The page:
Lactate dehydrogenase-elevating virus: an ideal persistent virus?

Peter G.W. Plagemann, Raymond R.R. Rowland, Chen Even, Kay S. Faaberg

Research output: Contribution to journalArticlepeer-review


LDV contradicts all commonly held views about mechanisms of virus persistence, namely that persistence is primarily associated with noncytopathic viruses, or the selection of immune escape variants or other mutants, or a decrease in expression of certain viral proteins by infected cells, or replication in "immune-privileged sites", or a general suppression of the host immune system, etc. [1, 2, 5, 54, 77, 78]. LDV is a highly cytocidal virus that invariably establishes a life-long, viremic, persistence in mice, in spite of normal anti-viral immune responses. One secret of LDV's success in persistence is its specificity for a renewable, nonessential population of cells that is continuously regenerated, namely a subpopulation of macrophages. Since the continuous destruction of these cells is not associated with any obvious health effects, this macrophage population seems nonessential to the well-being of its host. The only function identified for this subpopulation of macrophages is clearance of the muscle type of LDH and some other enzymes [59, 67, 68]. Furthermore, the effects of LDV infection on the host immune system, namely the polyclonal activation of B cells and its associated production of autoantibodies, and the slight impairment of primary and secondary antibody responses also do not seem to be severe enough to cause any clinical consequences. But how does LDV replication in macrophages escape all host defenses? Persistence is not dependent on the seletion of immune escape variants or other mutants ([58] and Palmer, Even and Plagemann, unpublished results). Also, LDV replication is not restricted to immune-privileged sites [5]. LDV replication persists in the liver, lymphoidal tissues and testis [66]. Only the latter could be considered a site not readily accessible to immune surveillance. Most likely, resistance of LDV replication to antiviral immune responses is related to the unique structure of its envelope proteins and the production of large quantities of viral antigens. High titers of anti-LDV antibodies are generated in infected mice but they neutralize LDV infectivity only very inefficiently and, even though the antiviral antibodies are mainly of the IgG2a and IgG2b isotypes, they do not mediate complement lyses of virions [31]. Interaction of the antibodies and complement with the VP-3/VP-2 heterodimers in the viral envelope may be impeded by the exposure of only very short peptide segments of these proteins at the envelope surface and the presence of large oligosaccharide side chains. Furthermore, since LDV maturation is restricted to intracytoplasmic cisternae [59, 71], the question arises of whether any of the viral proteins are available on the surface of infected cells for ADCC. CTLs also fail to control LDV replication. Altough CTLs specific for N/VP-1 are rapidly generated, these have disappeared by 30 days p.i. [26]. The reasons for this loss are unknown, but high-dose clonal exhaustion [41, 51, 77, 78] is a reasonable possibility since, regardless of the infectious dose, large amounts of LDV proteins are present in all the lymphoidal tissues at the time of the induction of the CTL response. Furthermore, after exhaustion of CTLs in the periphery, continuous replication of LDV in the thymus [65] assures that the mice become permanently immunologically tolerant with respect to LDV antigen-specific CTLs as a result of negative selection in the thymus. LDV might be a primary example for the effectiveness of a permanent clonal CTL deletion in adult animals under natural conditions of infection. The presumed modes of transmission of LDV in nature and the events associated with its infection of mice are strikingly similar to those observed during the acute and asymptomatic phases of infection with human immunodeficiency virus (HIV) [24, 29, 74, 78]. These include: (1) primary inefficient transmission via sexual and transplacental routes but effective transmission via blood; (2) primary replication in renewable populations of lymphoidal cells with production of large amounts of virus after the initial infection of the host followed by persistent low level of viremia in spite of antiviral immune responses; (3) persistence, reflecting continuous rounds of productive, cytocidal infection of permissive cells [59, 74] and the rate of generation of permissive cells which may be the main factor in determining the level of virus production (in the case of HIV, the rate of activation of CD4+ T cells to support a productive HIV replication might be the factor determining the rate of virus production and the progression of the disease); (4) rapid antibody formation but delayed production of neutralizing antibodies with limited neutralizing capacity; (5) rapid but transient generation of virus-specific CTLs; and (6) accumulation of large amounts of virus in newly formed germinal centers in the spleen and lymph nodes concomitant with an initiation of a permanent polyclonal activation of B cells resulting in an elevation of plasma IgG2a. The events described under points 2-6 might be generally associated with natural viremic persistent virus infections. Such persistent viruses, by necessity, have evolved properties that allow them to escape all host defenses and control of their infection by immunological processes is, therefore, difficult, if not impossible. Prevention of infection and chemotherapy may be the only approaches available to combat such virus infections.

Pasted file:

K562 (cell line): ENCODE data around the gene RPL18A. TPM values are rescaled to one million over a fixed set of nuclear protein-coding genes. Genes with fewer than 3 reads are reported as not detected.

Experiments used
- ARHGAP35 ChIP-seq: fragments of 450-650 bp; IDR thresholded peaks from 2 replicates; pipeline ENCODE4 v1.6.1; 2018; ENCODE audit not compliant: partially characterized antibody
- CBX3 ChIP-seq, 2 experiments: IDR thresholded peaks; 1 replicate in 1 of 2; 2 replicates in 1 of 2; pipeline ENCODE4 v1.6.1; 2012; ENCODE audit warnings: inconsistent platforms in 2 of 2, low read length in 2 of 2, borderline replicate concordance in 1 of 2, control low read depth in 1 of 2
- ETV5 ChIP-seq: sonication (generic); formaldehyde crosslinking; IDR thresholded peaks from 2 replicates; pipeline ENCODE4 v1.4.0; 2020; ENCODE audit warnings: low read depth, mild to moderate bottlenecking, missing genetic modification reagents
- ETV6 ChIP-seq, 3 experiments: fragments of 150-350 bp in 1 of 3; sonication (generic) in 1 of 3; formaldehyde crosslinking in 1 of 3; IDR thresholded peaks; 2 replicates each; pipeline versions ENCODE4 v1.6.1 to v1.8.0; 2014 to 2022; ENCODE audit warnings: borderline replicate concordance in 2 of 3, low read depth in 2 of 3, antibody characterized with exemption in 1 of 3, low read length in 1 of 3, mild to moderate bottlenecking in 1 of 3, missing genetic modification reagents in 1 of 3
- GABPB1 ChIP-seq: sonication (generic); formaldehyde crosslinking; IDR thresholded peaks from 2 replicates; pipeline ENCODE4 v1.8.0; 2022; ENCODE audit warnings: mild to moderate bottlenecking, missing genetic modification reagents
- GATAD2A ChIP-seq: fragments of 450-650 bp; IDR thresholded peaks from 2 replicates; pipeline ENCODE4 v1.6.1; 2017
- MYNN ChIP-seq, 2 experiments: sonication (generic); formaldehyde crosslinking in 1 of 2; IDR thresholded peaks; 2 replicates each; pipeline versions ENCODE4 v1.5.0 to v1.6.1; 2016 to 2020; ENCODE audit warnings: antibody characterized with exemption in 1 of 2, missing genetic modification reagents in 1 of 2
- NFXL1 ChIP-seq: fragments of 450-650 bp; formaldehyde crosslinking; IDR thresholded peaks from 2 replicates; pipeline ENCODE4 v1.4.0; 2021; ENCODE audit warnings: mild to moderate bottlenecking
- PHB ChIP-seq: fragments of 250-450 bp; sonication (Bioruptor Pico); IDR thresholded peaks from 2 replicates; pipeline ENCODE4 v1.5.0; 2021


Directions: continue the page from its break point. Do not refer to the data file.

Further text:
Original languageEnglish (US)
Pages (from-to)167-186
Number of pages20
JournalSpringer Seminars in Immunopathology
Issue number2-3
StatePublished - Sep 1995
Externally publishedYes

ASJC Scopus subject areas

  • Immunology


Dive into the research topics of 'Lactate dehydrogenase-elevating virus: an ideal persistent virus?'. Together they form a unique fingerprint.

Cite this